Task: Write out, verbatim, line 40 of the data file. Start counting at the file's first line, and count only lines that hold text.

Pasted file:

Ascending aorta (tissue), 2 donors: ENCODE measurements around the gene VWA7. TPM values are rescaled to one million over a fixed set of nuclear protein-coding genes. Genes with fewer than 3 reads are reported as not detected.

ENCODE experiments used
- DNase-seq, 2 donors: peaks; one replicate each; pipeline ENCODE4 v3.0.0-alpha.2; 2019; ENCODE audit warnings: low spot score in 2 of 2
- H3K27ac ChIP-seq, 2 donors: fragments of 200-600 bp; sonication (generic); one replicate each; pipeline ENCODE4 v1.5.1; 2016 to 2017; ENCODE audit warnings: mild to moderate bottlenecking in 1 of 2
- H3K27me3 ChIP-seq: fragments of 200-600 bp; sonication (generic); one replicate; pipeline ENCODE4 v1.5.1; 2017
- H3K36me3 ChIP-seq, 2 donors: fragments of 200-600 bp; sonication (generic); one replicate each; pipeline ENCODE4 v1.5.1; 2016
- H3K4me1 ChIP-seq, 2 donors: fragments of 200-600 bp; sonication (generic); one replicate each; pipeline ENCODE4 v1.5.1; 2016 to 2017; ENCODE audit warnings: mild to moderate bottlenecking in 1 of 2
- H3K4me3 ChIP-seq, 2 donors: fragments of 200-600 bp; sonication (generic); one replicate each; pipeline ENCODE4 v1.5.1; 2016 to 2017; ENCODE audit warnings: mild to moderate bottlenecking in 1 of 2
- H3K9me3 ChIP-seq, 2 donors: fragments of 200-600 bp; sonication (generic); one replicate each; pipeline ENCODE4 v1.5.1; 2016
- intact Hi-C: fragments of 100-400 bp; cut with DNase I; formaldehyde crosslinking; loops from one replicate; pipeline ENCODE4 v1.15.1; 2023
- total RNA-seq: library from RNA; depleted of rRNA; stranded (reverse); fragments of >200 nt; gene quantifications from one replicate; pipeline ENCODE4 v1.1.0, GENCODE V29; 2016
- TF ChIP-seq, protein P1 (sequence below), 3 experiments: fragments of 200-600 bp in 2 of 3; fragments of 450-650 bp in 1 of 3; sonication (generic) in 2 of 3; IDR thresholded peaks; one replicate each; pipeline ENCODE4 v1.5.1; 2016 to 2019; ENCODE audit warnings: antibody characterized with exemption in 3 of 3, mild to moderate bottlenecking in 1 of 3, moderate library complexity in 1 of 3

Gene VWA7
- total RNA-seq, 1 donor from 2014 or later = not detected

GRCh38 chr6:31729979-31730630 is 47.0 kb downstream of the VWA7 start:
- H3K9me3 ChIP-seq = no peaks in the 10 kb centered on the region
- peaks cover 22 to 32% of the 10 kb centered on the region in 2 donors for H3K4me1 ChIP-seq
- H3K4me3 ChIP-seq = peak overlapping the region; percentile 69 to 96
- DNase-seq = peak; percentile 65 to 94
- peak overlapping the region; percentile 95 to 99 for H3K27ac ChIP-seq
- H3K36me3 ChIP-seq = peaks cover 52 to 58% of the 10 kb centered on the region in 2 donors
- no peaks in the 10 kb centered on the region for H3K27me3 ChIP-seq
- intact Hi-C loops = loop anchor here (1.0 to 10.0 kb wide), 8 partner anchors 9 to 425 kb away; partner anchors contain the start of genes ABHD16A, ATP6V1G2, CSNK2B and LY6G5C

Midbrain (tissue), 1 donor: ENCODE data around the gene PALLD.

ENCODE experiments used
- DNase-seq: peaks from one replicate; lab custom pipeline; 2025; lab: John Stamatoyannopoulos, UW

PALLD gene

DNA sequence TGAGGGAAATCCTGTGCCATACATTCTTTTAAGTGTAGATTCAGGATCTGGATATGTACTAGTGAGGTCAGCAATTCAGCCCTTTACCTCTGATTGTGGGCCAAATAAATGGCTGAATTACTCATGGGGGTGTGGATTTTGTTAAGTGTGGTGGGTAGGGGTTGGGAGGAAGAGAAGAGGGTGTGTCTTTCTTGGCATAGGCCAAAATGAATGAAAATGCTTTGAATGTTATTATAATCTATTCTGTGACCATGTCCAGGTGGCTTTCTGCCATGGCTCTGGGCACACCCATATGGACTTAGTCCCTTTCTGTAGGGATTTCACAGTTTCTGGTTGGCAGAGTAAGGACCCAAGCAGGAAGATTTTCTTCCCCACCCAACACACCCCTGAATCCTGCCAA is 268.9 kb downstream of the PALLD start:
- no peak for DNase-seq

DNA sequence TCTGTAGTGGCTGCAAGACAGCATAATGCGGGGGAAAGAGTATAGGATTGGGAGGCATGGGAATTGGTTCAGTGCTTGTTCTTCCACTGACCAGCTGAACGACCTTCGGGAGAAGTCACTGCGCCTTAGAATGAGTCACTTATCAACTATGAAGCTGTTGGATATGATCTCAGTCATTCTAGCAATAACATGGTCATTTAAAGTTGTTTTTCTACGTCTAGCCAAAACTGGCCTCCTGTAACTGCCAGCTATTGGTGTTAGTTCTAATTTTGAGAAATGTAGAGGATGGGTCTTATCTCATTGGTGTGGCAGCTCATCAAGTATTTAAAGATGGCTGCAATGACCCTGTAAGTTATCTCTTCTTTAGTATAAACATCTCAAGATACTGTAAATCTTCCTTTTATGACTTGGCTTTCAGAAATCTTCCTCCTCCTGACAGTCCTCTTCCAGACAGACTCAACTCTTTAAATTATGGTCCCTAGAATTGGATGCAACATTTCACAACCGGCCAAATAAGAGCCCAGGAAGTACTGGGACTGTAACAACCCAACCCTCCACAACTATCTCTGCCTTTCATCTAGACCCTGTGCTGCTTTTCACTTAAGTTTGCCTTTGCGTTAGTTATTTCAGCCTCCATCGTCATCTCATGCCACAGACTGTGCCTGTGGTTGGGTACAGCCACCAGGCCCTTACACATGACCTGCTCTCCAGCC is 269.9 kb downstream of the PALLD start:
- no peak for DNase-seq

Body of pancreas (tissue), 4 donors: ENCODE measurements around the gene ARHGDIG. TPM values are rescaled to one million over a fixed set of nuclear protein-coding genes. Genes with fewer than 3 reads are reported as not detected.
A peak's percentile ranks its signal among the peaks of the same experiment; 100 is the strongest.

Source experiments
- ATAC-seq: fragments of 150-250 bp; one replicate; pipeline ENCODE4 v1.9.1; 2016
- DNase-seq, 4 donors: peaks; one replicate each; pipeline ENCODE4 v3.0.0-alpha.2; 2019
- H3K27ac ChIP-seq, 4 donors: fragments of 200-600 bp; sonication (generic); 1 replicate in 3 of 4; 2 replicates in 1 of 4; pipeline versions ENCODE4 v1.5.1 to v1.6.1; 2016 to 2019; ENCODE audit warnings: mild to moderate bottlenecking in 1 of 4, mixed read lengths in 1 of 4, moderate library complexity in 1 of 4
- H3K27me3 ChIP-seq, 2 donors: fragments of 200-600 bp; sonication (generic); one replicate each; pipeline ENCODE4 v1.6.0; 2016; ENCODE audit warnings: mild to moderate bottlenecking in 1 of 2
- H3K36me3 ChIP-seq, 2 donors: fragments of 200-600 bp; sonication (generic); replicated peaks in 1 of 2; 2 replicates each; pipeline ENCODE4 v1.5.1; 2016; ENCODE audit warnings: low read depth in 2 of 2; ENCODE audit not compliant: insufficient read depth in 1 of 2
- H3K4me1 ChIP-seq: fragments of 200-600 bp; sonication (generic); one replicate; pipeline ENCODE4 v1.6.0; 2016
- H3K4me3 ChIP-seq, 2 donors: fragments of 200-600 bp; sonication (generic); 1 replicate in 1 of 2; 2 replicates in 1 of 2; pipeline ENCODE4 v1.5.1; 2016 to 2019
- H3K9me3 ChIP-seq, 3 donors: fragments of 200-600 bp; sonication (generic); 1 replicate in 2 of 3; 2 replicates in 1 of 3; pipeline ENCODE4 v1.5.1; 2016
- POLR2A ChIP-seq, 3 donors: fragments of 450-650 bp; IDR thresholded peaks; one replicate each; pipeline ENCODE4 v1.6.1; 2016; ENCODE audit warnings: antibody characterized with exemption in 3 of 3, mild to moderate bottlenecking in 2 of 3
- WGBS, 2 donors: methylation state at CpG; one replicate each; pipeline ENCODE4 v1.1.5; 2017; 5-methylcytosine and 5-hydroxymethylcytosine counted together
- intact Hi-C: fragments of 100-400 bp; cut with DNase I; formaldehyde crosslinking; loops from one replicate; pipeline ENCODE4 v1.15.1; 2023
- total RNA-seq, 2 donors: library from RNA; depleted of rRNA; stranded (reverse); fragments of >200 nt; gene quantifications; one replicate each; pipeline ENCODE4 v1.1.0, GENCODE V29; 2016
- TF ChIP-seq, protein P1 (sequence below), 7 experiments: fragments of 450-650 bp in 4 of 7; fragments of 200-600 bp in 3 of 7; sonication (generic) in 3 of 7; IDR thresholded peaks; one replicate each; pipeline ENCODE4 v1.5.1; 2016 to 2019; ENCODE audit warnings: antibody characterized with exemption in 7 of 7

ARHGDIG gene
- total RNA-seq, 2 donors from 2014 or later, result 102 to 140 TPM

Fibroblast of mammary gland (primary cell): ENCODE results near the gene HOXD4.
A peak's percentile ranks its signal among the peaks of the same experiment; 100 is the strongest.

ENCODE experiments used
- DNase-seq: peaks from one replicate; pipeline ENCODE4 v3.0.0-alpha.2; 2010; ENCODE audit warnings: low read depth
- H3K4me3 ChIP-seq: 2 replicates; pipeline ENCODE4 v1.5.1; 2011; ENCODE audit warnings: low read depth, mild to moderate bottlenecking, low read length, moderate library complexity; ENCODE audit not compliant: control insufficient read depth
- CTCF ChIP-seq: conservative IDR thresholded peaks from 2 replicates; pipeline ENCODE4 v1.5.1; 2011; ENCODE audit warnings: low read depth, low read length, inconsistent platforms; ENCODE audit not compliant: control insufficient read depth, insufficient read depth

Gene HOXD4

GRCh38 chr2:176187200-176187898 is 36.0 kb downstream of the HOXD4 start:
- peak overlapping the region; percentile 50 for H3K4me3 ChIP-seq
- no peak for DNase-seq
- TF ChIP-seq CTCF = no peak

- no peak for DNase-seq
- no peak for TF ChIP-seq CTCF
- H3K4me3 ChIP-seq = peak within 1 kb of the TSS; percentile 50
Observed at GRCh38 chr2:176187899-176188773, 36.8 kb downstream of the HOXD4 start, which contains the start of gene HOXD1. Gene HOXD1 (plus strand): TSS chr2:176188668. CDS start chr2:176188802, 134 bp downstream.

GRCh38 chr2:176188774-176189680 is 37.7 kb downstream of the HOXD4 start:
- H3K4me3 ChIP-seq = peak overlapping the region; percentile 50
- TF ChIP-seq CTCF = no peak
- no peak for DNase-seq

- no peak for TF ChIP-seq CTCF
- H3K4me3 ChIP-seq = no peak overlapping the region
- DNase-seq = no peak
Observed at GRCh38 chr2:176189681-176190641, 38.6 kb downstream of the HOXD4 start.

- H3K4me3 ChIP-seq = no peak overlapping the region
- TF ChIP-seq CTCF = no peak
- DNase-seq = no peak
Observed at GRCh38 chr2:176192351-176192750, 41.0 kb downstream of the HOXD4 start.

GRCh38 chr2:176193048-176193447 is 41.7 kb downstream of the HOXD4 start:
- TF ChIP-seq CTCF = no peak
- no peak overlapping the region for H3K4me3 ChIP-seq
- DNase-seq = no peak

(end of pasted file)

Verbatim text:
- H3K4me1 ChIP-seq: fragments of 200-600 bp; sonication (generic); one replicate; pipeline ENCODE4 v1.6.0; 2016